Harnessing the Response to Tissue Hypoxia

Harnessing the Response to Tissue Hypoxia In most cell types a family of transcriptional regulatory proteins termed hypoxia-inducible factors, of which HIF-1 is the most prevalent, mediates the physiologic response to hypoxia. Although much has been learned over the past decade since the discovery of the first HIF family member, the proximal signaling events linking a decline in oxygen concentration to the activation of HIF-dependent signaling are only now being clarified. Activation of HIF-1 in eukaryotes induces expression of many genes that assist in adapting the organism to an environment in which oxygen is limiting, such as of genes involved in new blood vessel formation, including isoforms of vascular endothelial growth factor and angiopoietins, among others. Targeted expression of constitutively active HIF transgenes to ischemic tissues may be beneficial as a form of therapeutic angiogenesis. (Trends in Cardiovasc Med 2002; 12:362–367). http://www.deepdyve.com/assets/images/DeepDyve-Logo-lg.png Trends in Cardiovascular Medicine Elsevier

Harnessing the Response to Tissue Hypoxia

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Publisher
Elsevier
Copyright
Copyright © 2002 Elsevier Science Inc.
ISSN
1050-1738
D.O.I.
10.1016/S1050-1738(02)00186-X
Publisher site
See Article on Publisher Site

Abstract

In most cell types a family of transcriptional regulatory proteins termed hypoxia-inducible factors, of which HIF-1 is the most prevalent, mediates the physiologic response to hypoxia. Although much has been learned over the past decade since the discovery of the first HIF family member, the proximal signaling events linking a decline in oxygen concentration to the activation of HIF-dependent signaling are only now being clarified. Activation of HIF-1 in eukaryotes induces expression of many genes that assist in adapting the organism to an environment in which oxygen is limiting, such as of genes involved in new blood vessel formation, including isoforms of vascular endothelial growth factor and angiopoietins, among others. Targeted expression of constitutively active HIF transgenes to ischemic tissues may be beneficial as a form of therapeutic angiogenesis. (Trends in Cardiovasc Med 2002; 12:362–367).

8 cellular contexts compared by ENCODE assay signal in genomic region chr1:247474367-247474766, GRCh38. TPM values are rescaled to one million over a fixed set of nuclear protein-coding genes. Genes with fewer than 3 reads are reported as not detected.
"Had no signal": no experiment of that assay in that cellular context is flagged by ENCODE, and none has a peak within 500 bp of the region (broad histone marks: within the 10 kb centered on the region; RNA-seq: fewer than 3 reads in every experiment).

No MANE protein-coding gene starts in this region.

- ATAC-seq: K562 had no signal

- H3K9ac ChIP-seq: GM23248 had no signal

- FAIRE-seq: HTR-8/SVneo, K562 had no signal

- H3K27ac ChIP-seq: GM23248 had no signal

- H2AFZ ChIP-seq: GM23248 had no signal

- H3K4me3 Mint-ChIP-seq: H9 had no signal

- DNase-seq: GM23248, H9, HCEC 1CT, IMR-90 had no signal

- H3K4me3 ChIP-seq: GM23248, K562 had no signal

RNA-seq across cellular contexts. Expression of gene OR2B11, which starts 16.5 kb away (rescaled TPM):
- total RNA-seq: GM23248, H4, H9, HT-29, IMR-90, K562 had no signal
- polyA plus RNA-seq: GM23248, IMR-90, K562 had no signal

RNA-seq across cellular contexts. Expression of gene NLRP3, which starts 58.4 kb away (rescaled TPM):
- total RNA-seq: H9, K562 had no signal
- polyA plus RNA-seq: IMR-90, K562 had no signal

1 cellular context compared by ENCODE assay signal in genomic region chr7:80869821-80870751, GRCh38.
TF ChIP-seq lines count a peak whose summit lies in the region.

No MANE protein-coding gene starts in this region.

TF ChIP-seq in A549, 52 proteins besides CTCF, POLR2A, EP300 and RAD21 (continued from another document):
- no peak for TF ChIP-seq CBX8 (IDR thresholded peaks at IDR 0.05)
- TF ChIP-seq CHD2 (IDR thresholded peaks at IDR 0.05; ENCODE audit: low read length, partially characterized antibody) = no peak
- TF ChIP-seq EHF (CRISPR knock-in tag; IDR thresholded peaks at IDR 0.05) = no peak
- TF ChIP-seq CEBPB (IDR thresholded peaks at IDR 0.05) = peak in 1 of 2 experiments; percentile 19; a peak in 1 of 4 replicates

Journal

Trends in Cardiovascular MedicineElsevier

Published: Nov 1, 2002

References

  • Signal transduction in hypoxic cells
    Kallio, P.J.; Okamoto, K.; O'Brien, S.
  • Therapeutic angiogenesis with recombinant fibroblast growth factor-2 for intermittent claudication
    Lederman, R.J.; Mendelsohn, F.O.; Anderson, R.D.
  • FIH-1
    Mahon, P.C.; Hirota, K.; Semenza, G.L.
  • Activation of the HIF pathway in cancer
    Maxwell, P.H.; Pugh, C.W.; Ratcliffe, P.J.
  • Activation of hypoxia-inducible factor-1
    Pugh, C.W.; O'Rourke, J.F.; Nagao, M.
  • Cardiotoxicity in signal transduction therapeutics
    Schneider, J.W.; Chang, A.Y.; Rocco, T.P.

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